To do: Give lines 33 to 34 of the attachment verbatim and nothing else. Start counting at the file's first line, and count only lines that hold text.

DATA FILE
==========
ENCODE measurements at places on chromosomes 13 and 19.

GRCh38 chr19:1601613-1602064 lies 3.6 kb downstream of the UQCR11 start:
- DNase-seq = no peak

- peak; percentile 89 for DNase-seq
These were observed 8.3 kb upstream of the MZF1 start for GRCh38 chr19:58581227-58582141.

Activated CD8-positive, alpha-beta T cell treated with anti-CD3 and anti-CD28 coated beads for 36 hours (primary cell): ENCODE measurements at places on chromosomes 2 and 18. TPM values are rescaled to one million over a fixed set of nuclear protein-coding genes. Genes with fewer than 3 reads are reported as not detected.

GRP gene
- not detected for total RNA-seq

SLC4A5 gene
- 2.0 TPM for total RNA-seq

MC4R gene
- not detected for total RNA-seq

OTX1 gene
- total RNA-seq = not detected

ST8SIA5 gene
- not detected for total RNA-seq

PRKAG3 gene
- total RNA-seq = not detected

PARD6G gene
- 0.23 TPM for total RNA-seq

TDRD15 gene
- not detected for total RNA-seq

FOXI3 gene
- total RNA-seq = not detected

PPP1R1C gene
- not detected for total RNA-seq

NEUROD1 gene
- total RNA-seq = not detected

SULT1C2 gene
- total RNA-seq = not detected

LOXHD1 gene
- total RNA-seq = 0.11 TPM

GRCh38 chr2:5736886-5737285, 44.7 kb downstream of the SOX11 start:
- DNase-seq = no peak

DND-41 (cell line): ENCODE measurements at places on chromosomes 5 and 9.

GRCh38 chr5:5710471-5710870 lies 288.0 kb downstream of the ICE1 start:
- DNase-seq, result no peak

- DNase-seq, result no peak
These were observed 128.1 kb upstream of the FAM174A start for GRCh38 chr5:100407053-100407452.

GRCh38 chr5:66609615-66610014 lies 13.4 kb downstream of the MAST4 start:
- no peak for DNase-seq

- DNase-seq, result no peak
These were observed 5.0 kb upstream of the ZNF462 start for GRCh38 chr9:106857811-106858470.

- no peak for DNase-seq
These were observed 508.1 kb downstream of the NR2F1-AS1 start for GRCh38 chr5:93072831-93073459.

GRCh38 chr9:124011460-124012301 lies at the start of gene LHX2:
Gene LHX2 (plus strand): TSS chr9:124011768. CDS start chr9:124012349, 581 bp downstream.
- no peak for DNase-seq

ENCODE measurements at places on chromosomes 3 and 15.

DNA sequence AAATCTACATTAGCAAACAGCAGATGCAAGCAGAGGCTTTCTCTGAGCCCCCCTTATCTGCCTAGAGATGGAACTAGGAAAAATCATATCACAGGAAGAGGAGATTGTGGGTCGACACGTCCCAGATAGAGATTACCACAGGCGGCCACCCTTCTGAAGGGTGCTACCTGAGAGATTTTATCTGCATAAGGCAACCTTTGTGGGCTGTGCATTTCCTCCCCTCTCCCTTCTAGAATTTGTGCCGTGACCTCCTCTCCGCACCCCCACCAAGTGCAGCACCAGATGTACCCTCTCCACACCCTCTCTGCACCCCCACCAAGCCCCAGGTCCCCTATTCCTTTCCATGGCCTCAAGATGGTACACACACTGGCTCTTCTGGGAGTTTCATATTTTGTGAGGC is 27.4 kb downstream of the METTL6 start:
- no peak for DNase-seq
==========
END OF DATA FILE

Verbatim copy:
GRCh38 chr2:5736886-5737285, 44.7 kb downstream of the SOX11 start:
- DNase-seq = no peak